Fajardo latest to Pistol whip Cal defense

California's defense again has no answers for the Pistol offense, falling to an efficient, masterful performance from Nevada quarterback Cody Fajardo.

BERKELEY, Calif. – California spent all week insisting it had learned the lessons from its last two tangles with teams that run the Pistol offense.

Instead, the Golden Bears completed their undesired trilogy by allowing 450 yards and 31 points in an upset loss to Nevada, Stefphon Jefferson scoring his third touchdown of the afternoon with 36 seconds left in the game for the final margin.

Cast as the ruthlessly efficient gunslinger this time around was Wolf Pack sophomore quarterback Cody Fajardo, stepping into the role previously played by Colin Kaepernick and UCLA's Kevin Prince.

"I thought the quarterback played excellent," Cal head coach Jeff Tedford said. "He threw with confidence and accuracy. It comes down to making plays. He made plays."

Fajardo completed 25-of-32 passes for 230 yards. He also ran for 97 yards and a touchdown on 21 carries. But beyond mere numbers, impressive as they were, he continually made plays at the most critical moments.

There was the 10-yard pass to Zach Sudfeld on third and nine one snap after Cal had forced and nearly recovered a fumble. The ensuing play was a 23-yard pass to Aaron Bradley, taking Nevada from their own 22-yard line to Cal's 45 on a drive that would end in a short Jefferson touchdown run.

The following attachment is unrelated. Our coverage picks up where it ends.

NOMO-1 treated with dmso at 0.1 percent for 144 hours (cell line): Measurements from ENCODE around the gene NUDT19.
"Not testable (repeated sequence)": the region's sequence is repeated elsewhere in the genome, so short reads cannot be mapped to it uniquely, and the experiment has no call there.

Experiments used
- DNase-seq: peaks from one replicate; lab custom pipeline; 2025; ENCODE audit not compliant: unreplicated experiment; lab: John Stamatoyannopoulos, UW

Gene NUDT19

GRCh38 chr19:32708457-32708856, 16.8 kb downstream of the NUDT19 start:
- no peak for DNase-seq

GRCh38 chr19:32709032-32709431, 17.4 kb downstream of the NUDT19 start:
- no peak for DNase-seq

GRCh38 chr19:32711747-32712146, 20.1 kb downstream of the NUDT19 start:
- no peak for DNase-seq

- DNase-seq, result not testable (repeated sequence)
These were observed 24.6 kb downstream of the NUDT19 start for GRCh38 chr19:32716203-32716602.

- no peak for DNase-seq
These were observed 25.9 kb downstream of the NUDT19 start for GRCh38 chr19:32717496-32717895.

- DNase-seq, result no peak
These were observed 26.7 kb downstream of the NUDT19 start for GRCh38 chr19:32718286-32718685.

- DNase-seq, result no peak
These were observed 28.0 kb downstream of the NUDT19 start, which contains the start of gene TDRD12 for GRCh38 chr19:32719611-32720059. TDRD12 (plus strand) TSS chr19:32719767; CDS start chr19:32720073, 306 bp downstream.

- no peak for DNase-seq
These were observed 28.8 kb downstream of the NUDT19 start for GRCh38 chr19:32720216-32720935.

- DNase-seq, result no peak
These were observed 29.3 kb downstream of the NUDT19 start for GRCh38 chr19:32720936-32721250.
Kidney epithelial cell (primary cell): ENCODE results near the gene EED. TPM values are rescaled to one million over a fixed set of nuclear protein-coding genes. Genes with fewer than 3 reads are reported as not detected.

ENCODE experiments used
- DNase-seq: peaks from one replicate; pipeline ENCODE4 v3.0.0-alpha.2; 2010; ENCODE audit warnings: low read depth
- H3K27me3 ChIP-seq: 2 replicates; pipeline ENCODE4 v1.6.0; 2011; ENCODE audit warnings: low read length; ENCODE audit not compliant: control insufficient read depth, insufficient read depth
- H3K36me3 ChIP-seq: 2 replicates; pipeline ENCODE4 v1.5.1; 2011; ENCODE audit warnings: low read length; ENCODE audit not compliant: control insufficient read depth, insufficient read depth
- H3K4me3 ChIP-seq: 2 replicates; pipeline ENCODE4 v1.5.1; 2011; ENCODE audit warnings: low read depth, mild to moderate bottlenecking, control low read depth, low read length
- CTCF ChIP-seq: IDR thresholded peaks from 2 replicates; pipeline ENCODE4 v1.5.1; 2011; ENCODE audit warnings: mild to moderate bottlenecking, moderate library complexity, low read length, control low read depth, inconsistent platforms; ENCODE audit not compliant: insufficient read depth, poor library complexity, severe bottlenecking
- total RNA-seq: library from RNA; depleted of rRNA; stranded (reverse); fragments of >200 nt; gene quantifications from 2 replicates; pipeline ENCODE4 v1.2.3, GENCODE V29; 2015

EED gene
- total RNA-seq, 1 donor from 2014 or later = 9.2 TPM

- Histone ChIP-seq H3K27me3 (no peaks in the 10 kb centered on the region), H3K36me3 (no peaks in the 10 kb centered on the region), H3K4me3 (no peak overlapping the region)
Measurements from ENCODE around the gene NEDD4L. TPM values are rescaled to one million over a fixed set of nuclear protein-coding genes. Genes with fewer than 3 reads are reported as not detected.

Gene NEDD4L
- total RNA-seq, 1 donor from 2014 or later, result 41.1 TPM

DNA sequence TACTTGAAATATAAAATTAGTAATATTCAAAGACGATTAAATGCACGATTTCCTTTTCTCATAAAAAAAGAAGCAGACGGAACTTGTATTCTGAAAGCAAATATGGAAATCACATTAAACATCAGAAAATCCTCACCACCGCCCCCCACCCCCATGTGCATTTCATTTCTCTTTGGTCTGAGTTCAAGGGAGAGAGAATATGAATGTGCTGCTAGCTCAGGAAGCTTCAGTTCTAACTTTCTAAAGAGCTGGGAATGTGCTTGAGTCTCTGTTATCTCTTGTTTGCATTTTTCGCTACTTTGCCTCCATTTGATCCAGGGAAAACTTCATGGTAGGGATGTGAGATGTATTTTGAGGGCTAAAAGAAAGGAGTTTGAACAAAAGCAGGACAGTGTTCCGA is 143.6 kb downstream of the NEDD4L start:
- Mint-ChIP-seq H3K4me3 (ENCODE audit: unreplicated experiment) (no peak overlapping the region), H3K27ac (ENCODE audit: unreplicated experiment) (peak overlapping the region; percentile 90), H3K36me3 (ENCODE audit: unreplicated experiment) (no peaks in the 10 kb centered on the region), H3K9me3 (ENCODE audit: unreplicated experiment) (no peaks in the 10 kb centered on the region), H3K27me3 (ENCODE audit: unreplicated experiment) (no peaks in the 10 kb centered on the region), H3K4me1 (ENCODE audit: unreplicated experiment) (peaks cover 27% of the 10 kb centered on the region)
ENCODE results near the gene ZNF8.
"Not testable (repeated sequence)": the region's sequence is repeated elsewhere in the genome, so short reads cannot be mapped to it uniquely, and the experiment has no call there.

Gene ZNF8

Said linebacker Chris McCain of that three-play sequence: "Some guys held their head. We just let frustration get the best of us. The touchdown hurt us."

That frustration would continue on third down, as Nevada converted 11-of-20, 7-of-11 coming in the second half. Contrast that with Cal's putrid 3-of-14 mark.

"You can't win a game being in third and 15, and third and 14, and third and 12, and some of that was self-inflicted," Tedford said. "We weren't able to convert third down and stay on the field, and they were able to convert third down."

Fajardo's mastery of the option was also evident, knowing exactly when to slip the ball into Jefferson's belly or keep it, as he did on his 49-yard scoring scamper. That misdirection continually confused the defense, forcing them back into the bad habits that were so evident two years ago at Nevada.

"Nevada, they are just very fast," McCain said. "They have a fast scheme. They like to do a lot of confusions, mess with your eyes. It was just execution all around."

To a man, Cal defenders swore they would not repeat the mistakes of the past, not try to do more than each individual assignment. But they did overreach, spotting Nevada a 14-0 advantage in the process, something McCain took responsibility for.

"Early on, it was eyes," he said. "Somebody was probably looking in the backfield when they weren't supposed to, missing their keys. I just didn't execute."

With a trip to Ohio State looming, running an offense with similar elements but with superior athleticism, there isn't much time for Cal to resolve its longstanding issues. There's also the little matter of Oregon in November.

The question now is if can Cal do in two weeks what it couldn't manage with all summer to prepare.

Dan Greenspan is the publisher of Cal Sports Digest and covers the Pac-12 for Fox Sports/Scout.com. Follow him on Twitter @DanGreenspan.

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